- Zvi Griliches (1999). A student of Schultz and Arnold Harberger at Chicago, he is best known for work on technological change (the diffusion of hybrid corn in particular) and econometrics.
- Sherwin Rosen (2001). Labor economist with far-ranging contributions in microeconomics, he is perhaps best known for his 1981 American Economic Review article “The Economics of Superstars,” and his 1974 Journal of Political Economy article outlining how the market solves the problem of matching buyers and sellers of multidimensional goods.
- John Muth (2005). Doctoral advisee of Herbert Simon, he is considered—mainly formulated on the microeconomics side—as the originator of “rational expectations” theory.
- John Kenneth Galbraith (2006), long-time Harvard economist, was a prolific writer (The Affluent Society (1958), The New Industrial State (1967)), public intellectual, and liberal political activist.
- Anna Schwartz (2012). A National Bureau of Economic Research monetary and banking scholar, she was a coauthor with Milton Friedman of A Monetary History of the United States, 1867-1960 (1963).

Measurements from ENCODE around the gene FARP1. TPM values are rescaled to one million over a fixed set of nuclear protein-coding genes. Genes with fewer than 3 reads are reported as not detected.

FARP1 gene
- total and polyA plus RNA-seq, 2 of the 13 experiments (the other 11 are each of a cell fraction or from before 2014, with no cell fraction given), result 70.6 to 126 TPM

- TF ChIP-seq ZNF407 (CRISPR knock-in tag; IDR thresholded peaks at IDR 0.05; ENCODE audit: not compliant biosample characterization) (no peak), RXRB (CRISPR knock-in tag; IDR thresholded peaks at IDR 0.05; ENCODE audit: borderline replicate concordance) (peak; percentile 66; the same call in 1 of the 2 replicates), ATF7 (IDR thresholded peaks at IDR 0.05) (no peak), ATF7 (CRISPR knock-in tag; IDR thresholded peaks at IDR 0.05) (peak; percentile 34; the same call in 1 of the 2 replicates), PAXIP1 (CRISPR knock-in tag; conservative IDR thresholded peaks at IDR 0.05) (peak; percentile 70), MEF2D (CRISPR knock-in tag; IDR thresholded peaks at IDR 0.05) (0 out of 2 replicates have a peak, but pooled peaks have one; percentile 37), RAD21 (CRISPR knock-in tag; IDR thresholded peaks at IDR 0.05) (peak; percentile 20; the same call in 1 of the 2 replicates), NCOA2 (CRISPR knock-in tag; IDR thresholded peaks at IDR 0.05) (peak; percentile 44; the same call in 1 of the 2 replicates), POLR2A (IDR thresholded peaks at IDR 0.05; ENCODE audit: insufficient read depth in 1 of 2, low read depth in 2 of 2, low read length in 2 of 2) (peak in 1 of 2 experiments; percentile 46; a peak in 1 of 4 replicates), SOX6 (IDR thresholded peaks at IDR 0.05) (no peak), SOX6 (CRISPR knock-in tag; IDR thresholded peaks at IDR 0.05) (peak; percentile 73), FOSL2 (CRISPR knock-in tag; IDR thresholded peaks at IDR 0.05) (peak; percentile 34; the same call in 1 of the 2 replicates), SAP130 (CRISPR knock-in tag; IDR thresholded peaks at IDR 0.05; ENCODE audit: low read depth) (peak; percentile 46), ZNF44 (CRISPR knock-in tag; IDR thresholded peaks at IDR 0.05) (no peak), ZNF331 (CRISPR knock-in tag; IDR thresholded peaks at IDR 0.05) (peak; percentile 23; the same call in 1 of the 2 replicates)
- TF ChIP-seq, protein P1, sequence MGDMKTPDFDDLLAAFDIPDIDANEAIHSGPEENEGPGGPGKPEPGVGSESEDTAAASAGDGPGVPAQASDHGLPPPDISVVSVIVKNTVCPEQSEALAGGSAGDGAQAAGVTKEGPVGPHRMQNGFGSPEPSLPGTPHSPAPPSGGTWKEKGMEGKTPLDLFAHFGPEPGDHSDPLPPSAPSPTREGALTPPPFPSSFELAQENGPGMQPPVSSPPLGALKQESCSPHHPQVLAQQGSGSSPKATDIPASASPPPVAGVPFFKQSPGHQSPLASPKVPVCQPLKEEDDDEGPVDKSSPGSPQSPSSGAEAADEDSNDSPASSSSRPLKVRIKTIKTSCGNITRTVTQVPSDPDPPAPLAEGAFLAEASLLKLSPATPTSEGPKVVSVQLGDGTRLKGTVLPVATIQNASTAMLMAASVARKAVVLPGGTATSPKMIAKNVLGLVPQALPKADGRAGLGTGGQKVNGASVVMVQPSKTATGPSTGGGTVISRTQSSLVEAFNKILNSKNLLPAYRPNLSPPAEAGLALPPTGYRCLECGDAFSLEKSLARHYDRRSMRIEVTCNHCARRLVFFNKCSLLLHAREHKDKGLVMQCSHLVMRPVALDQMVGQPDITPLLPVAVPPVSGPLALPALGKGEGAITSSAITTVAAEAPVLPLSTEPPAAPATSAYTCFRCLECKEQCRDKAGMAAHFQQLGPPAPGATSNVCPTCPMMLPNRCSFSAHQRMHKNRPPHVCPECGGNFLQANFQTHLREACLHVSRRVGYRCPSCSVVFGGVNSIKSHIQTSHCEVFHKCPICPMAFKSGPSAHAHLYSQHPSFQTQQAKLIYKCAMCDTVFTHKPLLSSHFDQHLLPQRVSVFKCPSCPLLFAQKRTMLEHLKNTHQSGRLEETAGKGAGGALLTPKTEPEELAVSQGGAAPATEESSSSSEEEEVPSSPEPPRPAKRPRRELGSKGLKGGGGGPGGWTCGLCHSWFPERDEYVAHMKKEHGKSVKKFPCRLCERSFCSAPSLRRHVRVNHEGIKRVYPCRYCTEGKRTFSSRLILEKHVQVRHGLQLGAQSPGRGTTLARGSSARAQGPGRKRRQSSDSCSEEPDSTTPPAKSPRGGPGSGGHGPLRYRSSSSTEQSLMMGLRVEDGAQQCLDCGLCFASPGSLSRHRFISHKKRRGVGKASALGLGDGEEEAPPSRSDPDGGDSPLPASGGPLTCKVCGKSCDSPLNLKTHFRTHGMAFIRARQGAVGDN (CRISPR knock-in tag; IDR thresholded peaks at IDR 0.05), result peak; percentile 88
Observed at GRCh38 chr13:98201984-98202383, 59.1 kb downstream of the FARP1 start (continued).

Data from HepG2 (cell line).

- Martin Shubik (2018). A doctoral advisee of Morgenstern and collaborator with Nash, at Princeton, he was a long-time Yale professor of mathematical economics and outstanding game theorist.
To this list, one could certainly add more of their contemporaries, for example (in alphabetical order), Anthony Atkinson (2017), William Baumol (2017), Harold Demsetz (2019), Evsey Domar (1997), Rudiger Dornbusch (2002), Henry Roy Forbes Harrod (1978), Harold Hotelling (1973), Nicholas Kaldor (1986), Jacob Mincer (2006), Hyman Minsky (1996), and Ludwig von Mises (1973), among many others.Sanderson and Siegfried also point out that a substantial number Nobel laureates in economics had another laureate as a dissertation adviser, For example:
- Jan Tinbergen was an adviser of Koopmans.
- Paul Samuelson was an adviser for Klein and Merton.
- Kenneth Arrow advised the research of Harsanyi, Spence, Maskin, and Myerson.
- Wassily Leontief advised Samuelson, Schelling, Solow, and Smith.
- Richard Stone supervised the research of both Mirrlees and Deaton.
- Franco Modigliani was Shiller’s adviser.
- James Tobin advised Phelps.
- Merton Miller advised Eugene Fama’s dissertation, and Fama advised Scholes’s.
- Robert Solow supervised the work of Diamond, Akerlof, Stiglitz, and Nordhaus.
- Thomas Schelling was Spence’s adviser.
- Edward Prescott advised Kydland, with whom he shared the 2004 Nobel Prize.
- Eric Maskin advised Tirole.
- Christopher Sims advised Hansen.
- Simon Kuznets supervised both Friedman and Fogel.
Sanderson and Siegfried also pass along perhaps the most common joke about the economics Nobel prize:
[A]s a well-known quip has it, “economics is the only field in which two people can share a Nobel Prize for saying opposing things.” The 1972 Prizes awarded to Myrdal and Hayek spring to mind, as would the 2013 awards to Fama and Shiller.